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Tech: multitrack

GUEST,honestfrankie 23 Oct 06 - 10:19 PM
M.Ted 24 Oct 06 - 01:12 AM
Pete_Standing 24 Oct 06 - 04:38 AM
fogie 24 Oct 06 - 04:44 AM
GUEST 24 Oct 06 - 05:14 AM
Pete_Standing 24 Oct 06 - 05:21 AM
treewind 24 Oct 06 - 06:15 AM
Rockhen 24 Oct 06 - 06:27 AM
GUEST,Darowyn 24 Oct 06 - 07:40 AM
Hamish 24 Oct 06 - 09:52 AM
GUEST,honestfrankie 24 Oct 06 - 10:05 AM
Pete_Standing 24 Oct 06 - 11:55 AM
Big Mick 24 Oct 06 - 11:58 AM
GUEST,honestfrankie 24 Oct 06 - 12:30 PM
Big Mick 24 Oct 06 - 01:41 PM
Darowyn 24 Oct 06 - 02:46 PM
GUEST,honestfrankie 24 Oct 06 - 09:38 PM
GUEST,pattyClink 25 Oct 06 - 09:26 AM
Darowyn 25 Oct 06 - 09:40 AM
Darowyn 25 Oct 06 - 09:41 AM
GUEST,punkfolkrocker 25 Oct 06 - 10:04 AM
GUEST,punkfolkrocker 25 Oct 06 - 10:06 AM
Big Mick 25 Oct 06 - 01:51 PM
GUEST 26 Oct 06 - 10:02 AM
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Subject: Tech: multitrack
From: GUEST,honestfrankie
Date: 23 Oct 06 - 10:19 PM

Hello Folkies,

   I'm about ready to give up on learning some gigantic computer/recording program and have been looking at the newer class of multitrack recorders that have hard-discs/ CD burners/ USB ports etc. Anyone out there have any experience/opinions as to good units or what to avoid?                                           Thanks


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Subject: RE: Tech: multitrack
From: M.Ted
Date: 24 Oct 06 - 01:12 AM

Check the Fostex--MR-8--it is easy to use, 8 digital tracks, records to a CF card, and you can download via USB, and it is roughly the size of a volume of the Encyclopedia(with a few knobs sticking out)--you can find them for around $250-it works like an old analog unit though, with a knob or button for each function, and it is simple to operate--it is also very easy to upload files to a computer for advanced editing, if you want--

There are other units of this type around, including the various "palm studios", but, what ever you end up buying, this is a great starting point, even if just for comparison purposes--Fostex has produced a lot of good studio quality recording equipment--

One thing that you should keep in mind is that recording technology has progress to the point that this unit (and others like it) actually deliver better recording quality than was available for a lot of the old classic jazz, rock, folk recordings that we all grew up listening to--


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Subject: RE: Tech: multitrack
From: Pete_Standing
Date: 24 Oct 06 - 04:38 AM

As it happens, I have a Yamaha AW16G for sale. 8 tracks simultaneous recording, 16 for mix down. Completely digital, hard disc and with CD burner. Why am I getting rid of it? I can't get my head round it and I guess I'd sooner spend the time playing, though some people swear by them.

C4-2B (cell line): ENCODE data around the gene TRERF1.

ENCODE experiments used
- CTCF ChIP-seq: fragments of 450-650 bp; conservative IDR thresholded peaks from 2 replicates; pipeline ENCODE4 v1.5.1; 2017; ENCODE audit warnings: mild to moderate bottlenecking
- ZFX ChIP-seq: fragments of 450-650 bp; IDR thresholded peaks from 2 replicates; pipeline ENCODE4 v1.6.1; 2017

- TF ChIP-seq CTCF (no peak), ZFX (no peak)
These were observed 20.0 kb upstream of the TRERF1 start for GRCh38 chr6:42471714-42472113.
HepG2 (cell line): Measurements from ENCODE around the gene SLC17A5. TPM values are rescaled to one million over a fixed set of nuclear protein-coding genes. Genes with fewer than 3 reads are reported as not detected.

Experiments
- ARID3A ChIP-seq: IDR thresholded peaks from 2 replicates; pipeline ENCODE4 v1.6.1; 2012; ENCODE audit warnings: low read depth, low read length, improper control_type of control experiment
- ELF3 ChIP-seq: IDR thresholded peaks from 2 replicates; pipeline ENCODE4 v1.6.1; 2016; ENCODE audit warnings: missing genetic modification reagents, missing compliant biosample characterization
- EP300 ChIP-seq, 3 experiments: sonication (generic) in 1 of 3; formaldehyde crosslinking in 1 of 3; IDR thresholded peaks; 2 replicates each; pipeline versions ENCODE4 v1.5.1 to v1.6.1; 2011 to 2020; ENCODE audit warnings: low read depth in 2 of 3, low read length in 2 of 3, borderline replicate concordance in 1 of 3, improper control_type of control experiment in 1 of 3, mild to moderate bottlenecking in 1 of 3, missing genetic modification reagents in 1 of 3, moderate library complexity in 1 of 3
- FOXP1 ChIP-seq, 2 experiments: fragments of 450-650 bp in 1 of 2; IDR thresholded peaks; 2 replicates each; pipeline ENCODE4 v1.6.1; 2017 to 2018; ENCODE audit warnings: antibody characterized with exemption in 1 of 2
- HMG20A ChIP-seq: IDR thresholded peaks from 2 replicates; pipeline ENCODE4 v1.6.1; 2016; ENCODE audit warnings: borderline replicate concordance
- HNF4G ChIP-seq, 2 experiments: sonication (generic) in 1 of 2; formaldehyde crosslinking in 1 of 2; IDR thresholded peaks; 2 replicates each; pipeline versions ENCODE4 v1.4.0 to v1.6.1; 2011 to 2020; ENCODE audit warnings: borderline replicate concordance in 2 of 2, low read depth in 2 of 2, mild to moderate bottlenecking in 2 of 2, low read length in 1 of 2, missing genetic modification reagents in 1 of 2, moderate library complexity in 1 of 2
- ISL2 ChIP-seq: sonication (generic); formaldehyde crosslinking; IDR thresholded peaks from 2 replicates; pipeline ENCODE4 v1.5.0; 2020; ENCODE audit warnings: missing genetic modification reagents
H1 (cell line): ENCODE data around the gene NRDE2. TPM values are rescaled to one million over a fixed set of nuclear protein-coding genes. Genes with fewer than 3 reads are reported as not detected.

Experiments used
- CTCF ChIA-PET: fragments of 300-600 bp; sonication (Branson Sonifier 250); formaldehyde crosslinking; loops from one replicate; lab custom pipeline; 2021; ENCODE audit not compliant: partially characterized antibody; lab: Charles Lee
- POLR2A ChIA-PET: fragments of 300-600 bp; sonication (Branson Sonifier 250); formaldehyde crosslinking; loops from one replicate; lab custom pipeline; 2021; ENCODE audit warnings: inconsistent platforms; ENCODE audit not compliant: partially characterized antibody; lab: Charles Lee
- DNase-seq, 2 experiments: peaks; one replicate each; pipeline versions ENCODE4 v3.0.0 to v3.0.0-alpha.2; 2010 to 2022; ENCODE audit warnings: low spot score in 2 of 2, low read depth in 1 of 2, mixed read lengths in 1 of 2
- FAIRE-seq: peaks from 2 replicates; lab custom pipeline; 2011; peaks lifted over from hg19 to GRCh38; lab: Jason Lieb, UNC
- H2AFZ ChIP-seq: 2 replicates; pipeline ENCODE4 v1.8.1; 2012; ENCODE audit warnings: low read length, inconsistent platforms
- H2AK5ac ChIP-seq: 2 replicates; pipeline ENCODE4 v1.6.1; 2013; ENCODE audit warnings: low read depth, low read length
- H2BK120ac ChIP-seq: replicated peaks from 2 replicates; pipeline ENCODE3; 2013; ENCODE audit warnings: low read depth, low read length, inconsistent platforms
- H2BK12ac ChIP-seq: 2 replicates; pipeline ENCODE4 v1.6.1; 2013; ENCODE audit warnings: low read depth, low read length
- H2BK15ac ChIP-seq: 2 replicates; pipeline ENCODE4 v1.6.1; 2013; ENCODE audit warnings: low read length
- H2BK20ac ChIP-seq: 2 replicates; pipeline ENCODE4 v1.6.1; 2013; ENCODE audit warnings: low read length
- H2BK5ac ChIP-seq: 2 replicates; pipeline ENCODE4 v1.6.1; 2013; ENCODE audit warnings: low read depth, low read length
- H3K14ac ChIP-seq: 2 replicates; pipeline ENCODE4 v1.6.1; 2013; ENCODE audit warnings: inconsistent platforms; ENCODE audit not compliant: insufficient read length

There are others. Zoom made something similar as did Aiwa, Boss, Korg and Tascam. Check out Flea Bay for "digital recording studio" and Tascam.

I have a friend that uses an old Aiwa that has knobs and things for each channel and looks easy enough for basic recording and the Tascam 788 looks the same. Most of the newer ones don't have knobs for adjusting EQ on each channel, you have to select a channel and then use one set of controls. Achieves the same thing but doesn't make for quick intuitive changes. Most of them have incredible editing facilities, some even down to changing pitch and tempo. I guess if you are into techy things then none of this would phase you.


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Subject: RE: Tech: multitrack
From: fogie
Date: 24 Oct 06 - 04:44 AM

Ive used a Marantz cassette "studio recorder" for many years, and have recently decided to look into digital studios. One of my top choices is the Yamaha AW1600 which retails at about £700 and I'm mighty tempted by its layout- take a look at it. My ony question to be answered is that I'm not sure if I can play about with the speeds while multitracking, which has proved useful when using tape, although being able to loop sequences and having sound effects and rhythm track would be a new asset. Best of luck!


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Subject: RE: Tech: multitrack
From: GUEST
Date: 24 Oct 06 - 05:14 AM

I have a Yamaha AW16 (now superceded by the AW1600). I sympathise with Peter Standing - I must have read the manual a thousand times! And you can never find the bit you want as it doesn't seem to be in a logical order. Hopefully, they have improved this on the AW1600.

But, after a very long learning curve, I can find my way round all the features, and it is brilliant for what it is at the price.
I even found out how to do a complete automated mix (with recall), something which is not even mentioned in the manual!!

I've now got a full Pro Tools set up on computer, which is actually easier to use, but AT A PRICE.


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Subject: RE: Tech: multitrack
From: Pete_Standing
Date: 24 Oct 06 - 05:21 AM

Hi Fogie